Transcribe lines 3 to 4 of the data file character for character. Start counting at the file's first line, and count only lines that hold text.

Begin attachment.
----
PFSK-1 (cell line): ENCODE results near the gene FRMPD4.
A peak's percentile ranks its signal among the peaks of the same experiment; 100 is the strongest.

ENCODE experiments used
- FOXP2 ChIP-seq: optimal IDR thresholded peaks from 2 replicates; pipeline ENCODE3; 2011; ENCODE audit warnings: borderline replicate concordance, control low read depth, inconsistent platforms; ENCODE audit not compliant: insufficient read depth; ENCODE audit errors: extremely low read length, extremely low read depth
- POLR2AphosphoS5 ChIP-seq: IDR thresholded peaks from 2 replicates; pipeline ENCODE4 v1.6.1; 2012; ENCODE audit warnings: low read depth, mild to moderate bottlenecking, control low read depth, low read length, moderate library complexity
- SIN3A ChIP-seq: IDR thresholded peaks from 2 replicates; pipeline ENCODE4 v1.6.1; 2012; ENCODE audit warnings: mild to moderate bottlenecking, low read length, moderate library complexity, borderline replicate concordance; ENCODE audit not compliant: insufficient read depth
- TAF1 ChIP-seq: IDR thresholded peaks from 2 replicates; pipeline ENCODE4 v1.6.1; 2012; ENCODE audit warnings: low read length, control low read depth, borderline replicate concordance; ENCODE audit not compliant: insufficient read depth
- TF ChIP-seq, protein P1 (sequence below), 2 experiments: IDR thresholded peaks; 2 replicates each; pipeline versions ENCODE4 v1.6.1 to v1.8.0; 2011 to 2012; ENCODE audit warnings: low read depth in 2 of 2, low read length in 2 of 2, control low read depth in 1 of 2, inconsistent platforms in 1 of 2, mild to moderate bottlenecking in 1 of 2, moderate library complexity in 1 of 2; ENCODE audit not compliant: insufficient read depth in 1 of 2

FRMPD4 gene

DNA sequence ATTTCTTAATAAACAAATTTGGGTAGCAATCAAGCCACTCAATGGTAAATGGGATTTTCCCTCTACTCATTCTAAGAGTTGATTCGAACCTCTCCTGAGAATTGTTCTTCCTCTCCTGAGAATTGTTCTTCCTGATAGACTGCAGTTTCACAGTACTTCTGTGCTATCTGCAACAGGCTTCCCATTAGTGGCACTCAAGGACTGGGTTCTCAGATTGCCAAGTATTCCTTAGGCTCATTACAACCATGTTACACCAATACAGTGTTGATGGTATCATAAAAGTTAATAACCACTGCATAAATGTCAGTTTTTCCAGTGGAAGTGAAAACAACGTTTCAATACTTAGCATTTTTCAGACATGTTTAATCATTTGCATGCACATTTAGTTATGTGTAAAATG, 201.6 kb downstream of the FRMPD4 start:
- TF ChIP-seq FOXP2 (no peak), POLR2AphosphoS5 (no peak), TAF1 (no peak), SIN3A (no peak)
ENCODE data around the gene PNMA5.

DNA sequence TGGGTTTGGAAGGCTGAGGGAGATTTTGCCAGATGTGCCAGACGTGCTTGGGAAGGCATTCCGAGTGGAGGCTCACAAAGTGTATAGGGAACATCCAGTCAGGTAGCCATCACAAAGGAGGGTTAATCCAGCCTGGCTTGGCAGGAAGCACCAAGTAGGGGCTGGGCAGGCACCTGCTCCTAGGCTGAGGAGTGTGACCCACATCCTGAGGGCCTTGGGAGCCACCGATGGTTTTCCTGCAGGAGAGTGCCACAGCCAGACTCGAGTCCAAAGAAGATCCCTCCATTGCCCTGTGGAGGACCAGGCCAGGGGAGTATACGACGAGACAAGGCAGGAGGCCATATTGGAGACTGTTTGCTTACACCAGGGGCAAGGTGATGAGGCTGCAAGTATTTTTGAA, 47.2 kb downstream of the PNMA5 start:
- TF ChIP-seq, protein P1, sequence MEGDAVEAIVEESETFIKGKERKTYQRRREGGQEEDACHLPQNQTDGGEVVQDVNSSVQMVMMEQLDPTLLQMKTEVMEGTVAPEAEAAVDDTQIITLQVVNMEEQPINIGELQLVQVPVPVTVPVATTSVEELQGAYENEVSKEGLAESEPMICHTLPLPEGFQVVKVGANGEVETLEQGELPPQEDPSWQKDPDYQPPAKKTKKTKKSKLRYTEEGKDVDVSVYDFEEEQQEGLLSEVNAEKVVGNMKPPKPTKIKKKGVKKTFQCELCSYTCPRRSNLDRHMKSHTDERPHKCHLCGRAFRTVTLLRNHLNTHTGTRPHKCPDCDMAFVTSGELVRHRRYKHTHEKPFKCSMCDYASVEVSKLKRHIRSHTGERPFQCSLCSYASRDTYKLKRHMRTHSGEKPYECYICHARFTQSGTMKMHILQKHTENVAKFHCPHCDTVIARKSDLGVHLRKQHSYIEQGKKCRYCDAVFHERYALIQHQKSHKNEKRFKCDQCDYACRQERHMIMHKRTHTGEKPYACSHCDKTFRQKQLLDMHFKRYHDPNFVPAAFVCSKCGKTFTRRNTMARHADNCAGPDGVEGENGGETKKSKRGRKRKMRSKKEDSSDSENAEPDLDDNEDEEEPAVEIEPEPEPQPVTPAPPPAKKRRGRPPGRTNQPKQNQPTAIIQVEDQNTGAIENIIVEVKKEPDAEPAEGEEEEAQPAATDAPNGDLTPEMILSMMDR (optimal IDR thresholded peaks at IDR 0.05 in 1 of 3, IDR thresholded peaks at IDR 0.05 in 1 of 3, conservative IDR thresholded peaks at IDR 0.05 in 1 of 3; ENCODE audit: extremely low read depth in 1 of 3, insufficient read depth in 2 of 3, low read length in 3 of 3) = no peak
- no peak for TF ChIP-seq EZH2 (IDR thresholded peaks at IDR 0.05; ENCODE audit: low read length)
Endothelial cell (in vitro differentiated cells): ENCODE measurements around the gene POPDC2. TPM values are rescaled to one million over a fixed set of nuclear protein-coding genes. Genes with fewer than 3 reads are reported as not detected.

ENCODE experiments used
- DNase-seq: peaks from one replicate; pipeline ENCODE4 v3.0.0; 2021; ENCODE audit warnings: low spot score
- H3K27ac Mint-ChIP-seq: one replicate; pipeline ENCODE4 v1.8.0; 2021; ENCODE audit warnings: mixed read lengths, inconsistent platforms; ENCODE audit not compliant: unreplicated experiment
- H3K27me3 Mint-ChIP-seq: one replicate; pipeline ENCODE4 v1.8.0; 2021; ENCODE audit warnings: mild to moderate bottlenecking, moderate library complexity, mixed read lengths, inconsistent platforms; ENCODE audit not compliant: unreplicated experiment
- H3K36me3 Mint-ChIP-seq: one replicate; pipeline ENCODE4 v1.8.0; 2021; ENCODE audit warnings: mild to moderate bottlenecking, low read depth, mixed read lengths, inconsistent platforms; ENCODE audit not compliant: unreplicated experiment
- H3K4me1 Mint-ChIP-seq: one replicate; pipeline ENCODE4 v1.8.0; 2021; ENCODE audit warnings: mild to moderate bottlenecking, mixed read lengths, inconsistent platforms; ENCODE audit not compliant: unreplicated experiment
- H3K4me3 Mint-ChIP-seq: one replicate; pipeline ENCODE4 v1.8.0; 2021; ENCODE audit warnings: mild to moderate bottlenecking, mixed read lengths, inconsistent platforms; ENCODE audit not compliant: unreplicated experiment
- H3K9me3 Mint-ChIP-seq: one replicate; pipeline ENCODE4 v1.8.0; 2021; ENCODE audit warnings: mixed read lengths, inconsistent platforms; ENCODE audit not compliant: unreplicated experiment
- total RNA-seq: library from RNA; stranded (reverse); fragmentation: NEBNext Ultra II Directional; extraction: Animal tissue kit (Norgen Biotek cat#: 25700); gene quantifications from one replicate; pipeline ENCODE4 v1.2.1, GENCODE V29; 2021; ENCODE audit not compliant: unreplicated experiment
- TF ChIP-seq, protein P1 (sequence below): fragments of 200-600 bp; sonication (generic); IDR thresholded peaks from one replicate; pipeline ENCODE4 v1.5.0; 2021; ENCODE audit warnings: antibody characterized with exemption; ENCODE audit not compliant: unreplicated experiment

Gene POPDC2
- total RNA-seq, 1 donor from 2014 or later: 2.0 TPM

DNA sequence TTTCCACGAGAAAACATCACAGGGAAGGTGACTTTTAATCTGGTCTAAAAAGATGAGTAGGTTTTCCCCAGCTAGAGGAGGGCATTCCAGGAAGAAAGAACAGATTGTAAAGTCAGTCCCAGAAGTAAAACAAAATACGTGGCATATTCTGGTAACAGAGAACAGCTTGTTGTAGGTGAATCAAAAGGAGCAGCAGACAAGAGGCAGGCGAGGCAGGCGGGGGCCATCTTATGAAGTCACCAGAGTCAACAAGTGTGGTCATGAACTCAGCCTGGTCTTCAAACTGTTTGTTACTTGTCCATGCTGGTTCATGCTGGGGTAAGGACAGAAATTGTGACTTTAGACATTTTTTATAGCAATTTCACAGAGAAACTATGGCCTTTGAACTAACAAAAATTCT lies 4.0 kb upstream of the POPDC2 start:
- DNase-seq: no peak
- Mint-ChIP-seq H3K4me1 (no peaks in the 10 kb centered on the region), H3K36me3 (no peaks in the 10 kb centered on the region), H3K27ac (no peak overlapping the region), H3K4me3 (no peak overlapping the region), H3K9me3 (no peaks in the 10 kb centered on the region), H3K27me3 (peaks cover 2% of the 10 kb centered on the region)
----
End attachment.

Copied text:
ENCODE experiments used
- FOXP2 ChIP-seq: optimal IDR thresholded peaks from 2 replicates; pipeline ENCODE3; 2011; ENCODE audit warnings: borderline replicate concordance, control low read depth, inconsistent platforms; ENCODE audit not compliant: insufficient read depth; ENCODE audit errors: extremely low read length, extremely low read depth